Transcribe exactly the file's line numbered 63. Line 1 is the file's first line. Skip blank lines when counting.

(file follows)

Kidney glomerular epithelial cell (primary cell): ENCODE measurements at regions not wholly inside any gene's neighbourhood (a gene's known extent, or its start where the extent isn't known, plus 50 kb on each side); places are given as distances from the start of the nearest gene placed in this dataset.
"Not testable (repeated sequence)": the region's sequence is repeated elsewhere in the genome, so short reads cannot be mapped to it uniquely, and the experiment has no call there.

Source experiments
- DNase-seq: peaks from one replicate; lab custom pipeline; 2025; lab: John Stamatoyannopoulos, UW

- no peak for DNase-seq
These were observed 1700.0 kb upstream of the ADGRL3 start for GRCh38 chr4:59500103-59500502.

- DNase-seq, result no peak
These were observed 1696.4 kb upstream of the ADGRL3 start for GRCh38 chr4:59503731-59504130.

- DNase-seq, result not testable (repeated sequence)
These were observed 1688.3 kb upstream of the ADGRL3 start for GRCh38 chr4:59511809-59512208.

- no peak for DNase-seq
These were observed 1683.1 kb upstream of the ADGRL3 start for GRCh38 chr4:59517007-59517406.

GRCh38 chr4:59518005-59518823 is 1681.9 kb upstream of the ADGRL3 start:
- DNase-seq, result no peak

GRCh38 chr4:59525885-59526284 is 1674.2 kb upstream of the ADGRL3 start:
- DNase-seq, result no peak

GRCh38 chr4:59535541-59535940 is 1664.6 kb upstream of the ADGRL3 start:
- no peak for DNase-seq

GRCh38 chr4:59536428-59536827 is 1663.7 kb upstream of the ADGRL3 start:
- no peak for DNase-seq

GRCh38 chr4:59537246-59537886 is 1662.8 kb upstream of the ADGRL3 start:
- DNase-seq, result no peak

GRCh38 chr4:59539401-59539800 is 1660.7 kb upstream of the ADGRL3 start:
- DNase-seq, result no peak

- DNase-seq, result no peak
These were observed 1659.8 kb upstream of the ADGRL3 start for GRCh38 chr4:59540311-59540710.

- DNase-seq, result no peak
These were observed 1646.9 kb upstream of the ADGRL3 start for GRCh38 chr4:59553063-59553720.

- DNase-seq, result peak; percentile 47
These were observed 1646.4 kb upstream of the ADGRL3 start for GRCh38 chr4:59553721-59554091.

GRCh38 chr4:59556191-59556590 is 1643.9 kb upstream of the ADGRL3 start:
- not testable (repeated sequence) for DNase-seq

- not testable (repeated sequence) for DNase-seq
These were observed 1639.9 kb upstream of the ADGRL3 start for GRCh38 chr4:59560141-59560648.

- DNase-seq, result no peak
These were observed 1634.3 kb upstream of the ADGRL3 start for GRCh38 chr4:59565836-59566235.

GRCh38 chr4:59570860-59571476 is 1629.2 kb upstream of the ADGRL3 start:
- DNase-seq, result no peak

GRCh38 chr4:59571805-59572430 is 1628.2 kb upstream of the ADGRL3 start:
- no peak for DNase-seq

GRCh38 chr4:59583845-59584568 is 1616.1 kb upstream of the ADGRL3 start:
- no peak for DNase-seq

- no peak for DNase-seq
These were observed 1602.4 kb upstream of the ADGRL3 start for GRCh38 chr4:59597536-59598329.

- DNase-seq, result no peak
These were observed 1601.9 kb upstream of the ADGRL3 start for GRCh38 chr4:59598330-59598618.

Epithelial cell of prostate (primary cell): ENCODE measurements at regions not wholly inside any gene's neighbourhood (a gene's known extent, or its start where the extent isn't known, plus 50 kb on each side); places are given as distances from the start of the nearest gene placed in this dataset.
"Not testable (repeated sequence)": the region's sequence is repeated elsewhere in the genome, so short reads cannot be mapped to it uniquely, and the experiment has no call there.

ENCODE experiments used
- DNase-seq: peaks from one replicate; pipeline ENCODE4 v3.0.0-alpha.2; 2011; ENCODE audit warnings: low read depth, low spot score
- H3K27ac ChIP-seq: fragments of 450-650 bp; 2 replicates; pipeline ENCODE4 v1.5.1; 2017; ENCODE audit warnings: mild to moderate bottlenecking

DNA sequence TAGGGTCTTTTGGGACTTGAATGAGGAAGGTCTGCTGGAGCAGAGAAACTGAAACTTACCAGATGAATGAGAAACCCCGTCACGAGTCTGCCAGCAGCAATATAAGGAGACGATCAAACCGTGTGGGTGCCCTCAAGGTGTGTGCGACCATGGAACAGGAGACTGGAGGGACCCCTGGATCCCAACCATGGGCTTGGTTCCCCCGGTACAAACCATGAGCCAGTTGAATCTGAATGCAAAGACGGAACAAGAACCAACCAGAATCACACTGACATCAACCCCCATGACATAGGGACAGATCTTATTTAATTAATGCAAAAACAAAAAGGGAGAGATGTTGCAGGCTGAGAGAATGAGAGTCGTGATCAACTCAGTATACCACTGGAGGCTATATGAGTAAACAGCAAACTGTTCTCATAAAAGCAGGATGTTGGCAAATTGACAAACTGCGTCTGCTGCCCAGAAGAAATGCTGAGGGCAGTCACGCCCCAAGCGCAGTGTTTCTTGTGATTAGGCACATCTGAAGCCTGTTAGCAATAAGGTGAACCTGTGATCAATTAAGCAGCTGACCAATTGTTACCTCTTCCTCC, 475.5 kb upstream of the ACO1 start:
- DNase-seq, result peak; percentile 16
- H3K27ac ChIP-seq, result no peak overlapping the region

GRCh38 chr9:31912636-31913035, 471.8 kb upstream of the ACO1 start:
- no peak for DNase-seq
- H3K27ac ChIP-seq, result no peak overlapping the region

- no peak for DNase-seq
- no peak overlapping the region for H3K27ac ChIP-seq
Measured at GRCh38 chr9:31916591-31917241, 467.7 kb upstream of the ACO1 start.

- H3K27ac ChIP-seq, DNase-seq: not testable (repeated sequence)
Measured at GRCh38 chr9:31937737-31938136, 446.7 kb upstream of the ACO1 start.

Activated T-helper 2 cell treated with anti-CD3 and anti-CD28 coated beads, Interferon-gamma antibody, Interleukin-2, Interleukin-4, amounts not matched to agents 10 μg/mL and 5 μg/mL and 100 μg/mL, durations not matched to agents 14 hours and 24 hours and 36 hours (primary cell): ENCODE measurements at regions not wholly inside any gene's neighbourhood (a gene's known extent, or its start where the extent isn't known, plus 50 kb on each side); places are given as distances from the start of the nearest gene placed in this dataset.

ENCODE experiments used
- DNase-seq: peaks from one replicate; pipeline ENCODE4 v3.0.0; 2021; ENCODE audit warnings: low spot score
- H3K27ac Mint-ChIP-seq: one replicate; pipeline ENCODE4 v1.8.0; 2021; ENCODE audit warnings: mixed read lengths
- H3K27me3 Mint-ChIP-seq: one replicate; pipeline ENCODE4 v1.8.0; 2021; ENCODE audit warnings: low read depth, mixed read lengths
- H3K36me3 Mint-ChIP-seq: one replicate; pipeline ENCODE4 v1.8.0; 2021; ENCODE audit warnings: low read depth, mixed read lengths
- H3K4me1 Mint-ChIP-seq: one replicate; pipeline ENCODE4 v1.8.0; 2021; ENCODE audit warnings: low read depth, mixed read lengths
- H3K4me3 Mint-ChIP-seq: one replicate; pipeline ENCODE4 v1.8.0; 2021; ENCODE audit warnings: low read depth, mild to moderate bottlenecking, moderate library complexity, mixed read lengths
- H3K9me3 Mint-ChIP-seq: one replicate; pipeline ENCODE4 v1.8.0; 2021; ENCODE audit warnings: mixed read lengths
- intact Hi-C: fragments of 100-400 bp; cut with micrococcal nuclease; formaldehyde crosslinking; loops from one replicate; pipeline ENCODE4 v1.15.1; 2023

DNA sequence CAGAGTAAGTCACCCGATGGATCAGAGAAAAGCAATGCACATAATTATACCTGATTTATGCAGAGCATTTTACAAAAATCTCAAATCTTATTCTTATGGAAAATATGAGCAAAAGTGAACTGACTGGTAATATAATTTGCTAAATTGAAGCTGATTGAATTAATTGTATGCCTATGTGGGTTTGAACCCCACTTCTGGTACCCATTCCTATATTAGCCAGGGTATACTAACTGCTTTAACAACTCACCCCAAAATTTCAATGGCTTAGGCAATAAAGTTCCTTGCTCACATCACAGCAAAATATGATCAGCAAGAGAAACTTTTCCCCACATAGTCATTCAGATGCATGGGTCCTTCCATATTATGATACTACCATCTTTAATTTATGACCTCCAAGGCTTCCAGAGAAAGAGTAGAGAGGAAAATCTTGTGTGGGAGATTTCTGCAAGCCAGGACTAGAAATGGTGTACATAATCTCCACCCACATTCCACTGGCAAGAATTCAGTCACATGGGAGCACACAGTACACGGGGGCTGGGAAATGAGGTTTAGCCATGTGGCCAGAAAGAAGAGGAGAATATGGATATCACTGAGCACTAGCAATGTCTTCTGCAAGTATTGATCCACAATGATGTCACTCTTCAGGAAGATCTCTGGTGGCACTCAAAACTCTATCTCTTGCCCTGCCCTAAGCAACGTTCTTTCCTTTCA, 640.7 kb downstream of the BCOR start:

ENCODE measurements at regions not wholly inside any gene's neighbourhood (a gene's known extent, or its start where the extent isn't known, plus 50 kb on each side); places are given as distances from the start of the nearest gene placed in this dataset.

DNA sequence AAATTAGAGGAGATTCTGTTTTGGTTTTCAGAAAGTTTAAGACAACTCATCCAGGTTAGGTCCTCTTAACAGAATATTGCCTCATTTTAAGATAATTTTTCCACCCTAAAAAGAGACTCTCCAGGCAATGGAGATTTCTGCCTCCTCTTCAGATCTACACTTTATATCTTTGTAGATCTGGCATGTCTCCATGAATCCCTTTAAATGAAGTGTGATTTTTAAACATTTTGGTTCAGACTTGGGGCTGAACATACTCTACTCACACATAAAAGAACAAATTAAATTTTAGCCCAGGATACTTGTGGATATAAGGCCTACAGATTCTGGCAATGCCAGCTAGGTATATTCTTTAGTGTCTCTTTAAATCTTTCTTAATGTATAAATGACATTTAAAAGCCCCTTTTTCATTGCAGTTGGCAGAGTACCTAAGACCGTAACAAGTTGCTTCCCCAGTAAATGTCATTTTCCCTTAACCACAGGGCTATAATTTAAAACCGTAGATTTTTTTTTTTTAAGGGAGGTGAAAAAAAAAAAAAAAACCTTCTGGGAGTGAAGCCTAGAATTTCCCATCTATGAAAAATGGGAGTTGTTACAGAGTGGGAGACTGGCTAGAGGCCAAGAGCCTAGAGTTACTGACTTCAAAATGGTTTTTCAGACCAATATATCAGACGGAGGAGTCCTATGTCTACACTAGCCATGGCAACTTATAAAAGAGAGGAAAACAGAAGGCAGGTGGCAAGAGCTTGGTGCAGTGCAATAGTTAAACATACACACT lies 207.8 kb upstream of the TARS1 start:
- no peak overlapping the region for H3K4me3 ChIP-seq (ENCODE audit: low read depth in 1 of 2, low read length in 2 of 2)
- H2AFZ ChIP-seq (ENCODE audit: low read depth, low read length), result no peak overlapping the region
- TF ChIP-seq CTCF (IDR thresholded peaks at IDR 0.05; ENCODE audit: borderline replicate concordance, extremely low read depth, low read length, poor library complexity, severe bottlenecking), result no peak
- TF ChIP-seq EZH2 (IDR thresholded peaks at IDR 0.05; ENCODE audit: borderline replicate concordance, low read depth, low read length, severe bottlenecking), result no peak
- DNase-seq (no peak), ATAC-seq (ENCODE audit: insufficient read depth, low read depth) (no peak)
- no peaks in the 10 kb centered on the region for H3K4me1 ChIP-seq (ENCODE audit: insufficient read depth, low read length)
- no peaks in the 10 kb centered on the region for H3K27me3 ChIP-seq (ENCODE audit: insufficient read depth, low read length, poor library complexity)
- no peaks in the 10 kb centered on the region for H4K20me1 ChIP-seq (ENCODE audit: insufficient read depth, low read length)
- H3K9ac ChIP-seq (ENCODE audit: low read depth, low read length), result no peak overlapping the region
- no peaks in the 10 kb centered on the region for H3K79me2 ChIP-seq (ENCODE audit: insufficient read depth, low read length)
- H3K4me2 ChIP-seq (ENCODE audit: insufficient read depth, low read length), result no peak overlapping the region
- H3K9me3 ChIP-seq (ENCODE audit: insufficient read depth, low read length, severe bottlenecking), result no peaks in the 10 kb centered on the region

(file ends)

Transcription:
Activated T-helper 2 cell treated with anti-CD3 and anti-CD28 coated beads, Interferon-gamma antibody, Interleukin-2, Interleukin-4, amounts not matched to agents 10 μg/mL and 5 μg/mL and 100 μg/mL, durations not matched to agents 14 hours and 24 hours and 36 hours (primary cell): ENCODE measurements at regions not wholly inside any gene's neighbourhood (a gene's known extent, or its start where the extent isn't known, plus 50 kb on each side); places are given as distances from the start of the nearest gene placed in this dataset.